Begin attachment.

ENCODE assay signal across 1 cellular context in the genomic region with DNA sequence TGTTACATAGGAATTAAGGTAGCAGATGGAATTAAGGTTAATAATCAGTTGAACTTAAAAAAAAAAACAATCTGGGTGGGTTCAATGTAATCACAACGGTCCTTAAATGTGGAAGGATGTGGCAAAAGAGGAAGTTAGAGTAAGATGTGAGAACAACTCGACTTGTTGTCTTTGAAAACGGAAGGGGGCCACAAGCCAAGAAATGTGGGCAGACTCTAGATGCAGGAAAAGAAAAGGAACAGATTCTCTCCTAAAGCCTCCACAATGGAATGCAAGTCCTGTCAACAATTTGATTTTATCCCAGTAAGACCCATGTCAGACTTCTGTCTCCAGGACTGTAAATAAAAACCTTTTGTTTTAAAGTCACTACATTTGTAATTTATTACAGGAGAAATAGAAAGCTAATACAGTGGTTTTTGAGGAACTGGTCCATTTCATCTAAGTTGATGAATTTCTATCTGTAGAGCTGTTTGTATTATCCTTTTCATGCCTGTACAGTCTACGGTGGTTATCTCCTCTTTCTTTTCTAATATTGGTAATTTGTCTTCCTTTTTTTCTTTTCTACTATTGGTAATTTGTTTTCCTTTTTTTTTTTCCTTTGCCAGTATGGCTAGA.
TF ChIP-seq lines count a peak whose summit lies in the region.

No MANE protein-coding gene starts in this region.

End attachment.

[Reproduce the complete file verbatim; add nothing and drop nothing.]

ENCODE assay signal across 1 cellular context in the genomic region with DNA sequence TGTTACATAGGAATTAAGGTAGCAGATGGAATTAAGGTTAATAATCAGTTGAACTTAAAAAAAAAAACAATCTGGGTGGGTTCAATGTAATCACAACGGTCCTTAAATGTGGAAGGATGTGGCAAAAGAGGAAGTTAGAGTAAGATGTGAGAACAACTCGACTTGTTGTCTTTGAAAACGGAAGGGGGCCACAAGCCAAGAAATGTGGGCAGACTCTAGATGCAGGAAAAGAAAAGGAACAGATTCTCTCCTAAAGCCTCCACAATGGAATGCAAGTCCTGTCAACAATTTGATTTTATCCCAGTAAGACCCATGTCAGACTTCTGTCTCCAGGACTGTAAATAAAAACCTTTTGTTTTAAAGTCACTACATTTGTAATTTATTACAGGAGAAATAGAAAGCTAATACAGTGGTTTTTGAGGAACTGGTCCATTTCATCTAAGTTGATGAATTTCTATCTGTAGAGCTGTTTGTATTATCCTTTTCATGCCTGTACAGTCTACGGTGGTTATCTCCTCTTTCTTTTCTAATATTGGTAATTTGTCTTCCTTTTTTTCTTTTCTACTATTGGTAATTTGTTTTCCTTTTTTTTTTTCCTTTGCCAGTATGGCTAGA.
TF ChIP-seq lines count a peak whose summit lies in the region.

No MANE protein-coding gene starts in this region.